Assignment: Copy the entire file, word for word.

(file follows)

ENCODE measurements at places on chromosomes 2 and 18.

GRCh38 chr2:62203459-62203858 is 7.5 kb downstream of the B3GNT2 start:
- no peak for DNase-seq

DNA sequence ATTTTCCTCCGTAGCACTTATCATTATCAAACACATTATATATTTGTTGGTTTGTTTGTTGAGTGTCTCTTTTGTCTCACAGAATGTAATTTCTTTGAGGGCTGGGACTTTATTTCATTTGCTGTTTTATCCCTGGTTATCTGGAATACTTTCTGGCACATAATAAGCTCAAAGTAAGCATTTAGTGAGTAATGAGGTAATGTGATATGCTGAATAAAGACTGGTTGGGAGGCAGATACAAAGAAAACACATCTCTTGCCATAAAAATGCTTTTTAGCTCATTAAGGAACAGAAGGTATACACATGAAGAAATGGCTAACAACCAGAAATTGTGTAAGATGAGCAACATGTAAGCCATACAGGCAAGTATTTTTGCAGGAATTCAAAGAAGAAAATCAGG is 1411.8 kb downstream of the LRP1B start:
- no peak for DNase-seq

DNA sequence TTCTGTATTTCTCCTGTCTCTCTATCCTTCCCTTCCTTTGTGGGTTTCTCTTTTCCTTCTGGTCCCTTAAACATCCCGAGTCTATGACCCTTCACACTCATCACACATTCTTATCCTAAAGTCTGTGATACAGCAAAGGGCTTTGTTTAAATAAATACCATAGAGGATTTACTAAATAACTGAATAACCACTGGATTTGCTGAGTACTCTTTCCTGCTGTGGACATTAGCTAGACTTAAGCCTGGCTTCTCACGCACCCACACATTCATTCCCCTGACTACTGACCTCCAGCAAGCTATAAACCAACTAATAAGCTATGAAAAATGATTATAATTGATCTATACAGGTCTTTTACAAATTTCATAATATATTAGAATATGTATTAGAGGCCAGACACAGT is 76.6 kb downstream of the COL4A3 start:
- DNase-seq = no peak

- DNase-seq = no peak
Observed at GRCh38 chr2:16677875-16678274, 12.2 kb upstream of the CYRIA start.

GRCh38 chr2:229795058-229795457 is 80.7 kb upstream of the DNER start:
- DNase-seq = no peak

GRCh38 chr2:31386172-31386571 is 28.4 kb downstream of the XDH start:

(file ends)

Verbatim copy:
ENCODE measurements at places on chromosomes 2 and 18.

GRCh38 chr2:62203459-62203858 is 7.5 kb downstream of the B3GNT2 start:
- no peak for DNase-seq

DNA sequence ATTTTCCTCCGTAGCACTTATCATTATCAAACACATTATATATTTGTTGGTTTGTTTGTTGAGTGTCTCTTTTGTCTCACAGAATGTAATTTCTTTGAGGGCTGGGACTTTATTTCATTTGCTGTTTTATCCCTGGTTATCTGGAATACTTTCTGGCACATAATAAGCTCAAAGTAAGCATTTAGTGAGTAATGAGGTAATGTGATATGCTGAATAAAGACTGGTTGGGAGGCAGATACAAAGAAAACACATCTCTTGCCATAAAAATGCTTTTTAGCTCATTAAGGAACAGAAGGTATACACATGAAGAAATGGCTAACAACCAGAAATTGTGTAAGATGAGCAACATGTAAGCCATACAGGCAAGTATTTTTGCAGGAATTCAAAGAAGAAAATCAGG is 1411.8 kb downstream of the LRP1B start:
- no peak for DNase-seq

DNA sequence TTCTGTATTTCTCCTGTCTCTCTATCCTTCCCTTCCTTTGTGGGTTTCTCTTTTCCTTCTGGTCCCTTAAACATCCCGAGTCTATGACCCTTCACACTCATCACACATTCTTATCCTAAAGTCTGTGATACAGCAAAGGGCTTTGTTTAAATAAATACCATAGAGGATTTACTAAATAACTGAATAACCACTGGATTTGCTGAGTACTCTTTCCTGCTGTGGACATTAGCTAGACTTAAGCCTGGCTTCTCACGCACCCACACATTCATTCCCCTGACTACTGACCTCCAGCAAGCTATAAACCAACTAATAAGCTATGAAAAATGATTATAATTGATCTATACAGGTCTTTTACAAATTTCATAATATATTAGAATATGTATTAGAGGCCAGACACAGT is 76.6 kb downstream of the COL4A3 start:
- DNase-seq = no peak

- DNase-seq = no peak
Observed at GRCh38 chr2:16677875-16678274, 12.2 kb upstream of the CYRIA start.

GRCh38 chr2:229795058-229795457 is 80.7 kb upstream of the DNER start:
- DNase-seq = no peak

GRCh38 chr2:31386172-31386571 is 28.4 kb downstream of the XDH start: